Departure kisses are the ones you probably immediately started imagining when I first raised the whole point about airport kisses (not to mention that it was a departure kiss that got me going on the topic in the first place). Those are the passionate ones, those are the lingering ones. People don’t want departure kisses to stop, because after they do, one of them departs. This applies whether they are amorous departure kisses, like the one shared by the young couple I saw, or parental departure kisses, like the ones I’ve planted on my own children from time to time, the kind where you squeeze your child and smoosh your lips against his cheek until he starts getting embarrassed and tries to wiggle away.
Departure kisses are usually followed by the nondeparture half of the kiss standing around looking like a fool after hearing those terrible words: “I’m sorry, you’re not allowed past this point.” The departing half of the kiss then gets in some line while the nondeparting half stands and waits until the departer is definitively out of sight, which these days, with all those slow security lines, might take a hell of a long time. Recently, I was at another terminal at the same airport standing in a security line with a man who kept waving back to the nondeparting half of his departure kiss while taking off his shoes, his belt, his jacket … etc. Off came an article of clothing, up went a wave. Far behind us, a short woman in a red jacket was waving back from behind a metal barrier. Even after he had gone through and was out of sight, she stood looking at the metal detector.
But departure kisses aren’t the only kind, and they’re certainly not the best kind, so I went downstairs to the arrival hall to observe arrival kisses. Arrival kisses are always shorter than departure kisses, because there’s so much to say and so much more time to say it. Arrival kisses tend to be more forceful, less tender, and, surprisingly, often more tearful. This is a thing I’ve noticed. While it has never bothered me that no one comes with me to say goodbye when I leave from an airport, I confess a twang of regret that no one is ever waiting to pick me up, because arrival kisses can be so very nice. Alas, if anybody is waiting for me, it tends to be a taxi driver. None of them has ever kissed me, let alone jumped into my arms, as sometimes occurs with arrival kisses.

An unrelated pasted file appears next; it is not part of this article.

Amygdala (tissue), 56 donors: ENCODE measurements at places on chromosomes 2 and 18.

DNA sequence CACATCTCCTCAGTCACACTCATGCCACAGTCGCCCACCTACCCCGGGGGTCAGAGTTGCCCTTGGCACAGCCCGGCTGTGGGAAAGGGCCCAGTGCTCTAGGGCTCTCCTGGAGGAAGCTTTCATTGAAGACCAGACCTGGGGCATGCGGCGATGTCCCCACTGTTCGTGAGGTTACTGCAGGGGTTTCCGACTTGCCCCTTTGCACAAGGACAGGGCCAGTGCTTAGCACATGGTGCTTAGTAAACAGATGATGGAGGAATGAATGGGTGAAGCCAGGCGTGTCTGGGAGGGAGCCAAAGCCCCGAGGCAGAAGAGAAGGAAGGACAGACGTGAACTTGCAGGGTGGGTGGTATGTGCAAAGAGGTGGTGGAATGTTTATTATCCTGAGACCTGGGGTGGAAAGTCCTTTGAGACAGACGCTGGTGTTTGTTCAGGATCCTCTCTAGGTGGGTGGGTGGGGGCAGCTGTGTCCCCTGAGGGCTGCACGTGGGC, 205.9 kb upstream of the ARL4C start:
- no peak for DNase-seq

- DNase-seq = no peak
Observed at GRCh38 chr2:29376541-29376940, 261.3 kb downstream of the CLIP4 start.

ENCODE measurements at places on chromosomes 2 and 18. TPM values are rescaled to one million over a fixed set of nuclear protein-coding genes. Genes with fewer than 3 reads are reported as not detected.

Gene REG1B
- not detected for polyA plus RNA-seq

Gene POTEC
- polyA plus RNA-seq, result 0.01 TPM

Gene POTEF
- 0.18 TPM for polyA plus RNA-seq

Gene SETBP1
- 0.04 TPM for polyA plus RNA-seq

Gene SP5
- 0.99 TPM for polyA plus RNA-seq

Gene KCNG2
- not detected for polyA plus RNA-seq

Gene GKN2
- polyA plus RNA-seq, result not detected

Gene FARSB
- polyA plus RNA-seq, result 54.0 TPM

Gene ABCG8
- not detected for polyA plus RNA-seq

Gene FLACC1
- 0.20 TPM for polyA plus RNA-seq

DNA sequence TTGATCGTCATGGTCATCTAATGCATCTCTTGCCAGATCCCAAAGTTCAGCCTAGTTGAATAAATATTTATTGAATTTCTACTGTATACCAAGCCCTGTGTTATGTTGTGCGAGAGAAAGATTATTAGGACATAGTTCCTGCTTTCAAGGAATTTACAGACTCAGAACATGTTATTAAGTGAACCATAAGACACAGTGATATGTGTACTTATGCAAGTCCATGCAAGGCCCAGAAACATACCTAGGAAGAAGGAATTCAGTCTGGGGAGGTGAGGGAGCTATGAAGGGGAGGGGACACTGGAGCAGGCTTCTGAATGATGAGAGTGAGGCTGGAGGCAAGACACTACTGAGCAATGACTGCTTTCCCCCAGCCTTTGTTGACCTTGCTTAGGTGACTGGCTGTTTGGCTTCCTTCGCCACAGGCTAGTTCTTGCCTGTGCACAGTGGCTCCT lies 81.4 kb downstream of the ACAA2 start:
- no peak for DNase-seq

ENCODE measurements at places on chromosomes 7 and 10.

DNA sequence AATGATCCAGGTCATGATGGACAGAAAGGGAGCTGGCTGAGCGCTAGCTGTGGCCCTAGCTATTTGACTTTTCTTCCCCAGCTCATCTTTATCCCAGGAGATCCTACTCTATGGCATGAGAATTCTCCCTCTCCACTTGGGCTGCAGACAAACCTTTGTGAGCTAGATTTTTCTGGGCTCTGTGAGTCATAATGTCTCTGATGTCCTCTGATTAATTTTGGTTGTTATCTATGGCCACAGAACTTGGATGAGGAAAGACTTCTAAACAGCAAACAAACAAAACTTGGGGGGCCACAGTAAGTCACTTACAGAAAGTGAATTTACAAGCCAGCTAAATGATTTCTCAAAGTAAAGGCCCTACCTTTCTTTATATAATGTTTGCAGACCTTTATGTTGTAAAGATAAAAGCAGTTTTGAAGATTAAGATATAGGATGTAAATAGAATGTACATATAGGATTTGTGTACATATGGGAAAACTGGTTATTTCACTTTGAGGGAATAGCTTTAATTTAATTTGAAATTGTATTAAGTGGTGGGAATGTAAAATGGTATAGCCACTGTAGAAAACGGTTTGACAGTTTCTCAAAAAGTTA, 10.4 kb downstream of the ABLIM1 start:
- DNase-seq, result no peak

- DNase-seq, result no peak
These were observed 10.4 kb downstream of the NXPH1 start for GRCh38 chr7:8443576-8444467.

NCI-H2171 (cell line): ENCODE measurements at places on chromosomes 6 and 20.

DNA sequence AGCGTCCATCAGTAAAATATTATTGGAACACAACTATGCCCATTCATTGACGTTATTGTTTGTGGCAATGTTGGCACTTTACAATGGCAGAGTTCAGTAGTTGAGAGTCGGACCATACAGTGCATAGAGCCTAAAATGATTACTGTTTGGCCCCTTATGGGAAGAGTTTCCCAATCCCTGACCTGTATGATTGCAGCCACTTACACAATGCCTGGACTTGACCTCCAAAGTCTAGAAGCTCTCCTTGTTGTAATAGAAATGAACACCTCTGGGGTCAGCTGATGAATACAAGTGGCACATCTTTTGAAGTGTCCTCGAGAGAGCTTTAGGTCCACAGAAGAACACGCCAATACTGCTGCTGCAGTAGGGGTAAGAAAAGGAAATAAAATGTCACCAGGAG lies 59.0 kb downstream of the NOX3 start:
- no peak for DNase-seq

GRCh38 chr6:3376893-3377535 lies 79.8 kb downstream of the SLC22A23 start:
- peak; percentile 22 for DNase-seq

Arrival kisses cause more of a traffic jam than departure kisses, because they often immobilize someone who’s pushing a great big cart full of luggage, thereby blocking the passage of everyone behind. Some airports are particularly prone to this kind of thing—it’s a function both of airport layout and local culture. For instance, you can take hours to get out of the airport in Chennai, where entire extended families come to throw themselves into the arms of just about everyone getting off the plane and the entire airport becomes clogged with arrival kisses.
The last kind of airport kiss is the co-traveler kiss. These are actually the best. I mean, you write poems and songs about departure kisses, and arrival kisses give you that wild adrenaline burst, but co-traveler kisses are still the best in the long run. These occur between two people who have set off on a journey together. Either they’re kissing because they’re happy to be leaving together, happy to be arriving together, or happy to be on their way, but there’s always a shared complicity and a shared excitement in co-traveler kisses that you just don’t find in other kinds of kisses. You’re kissing in a setting that’s different, you’re kissing in the midst of a journey, and a journey shared with someone you want to kiss is usually a journey worth taking.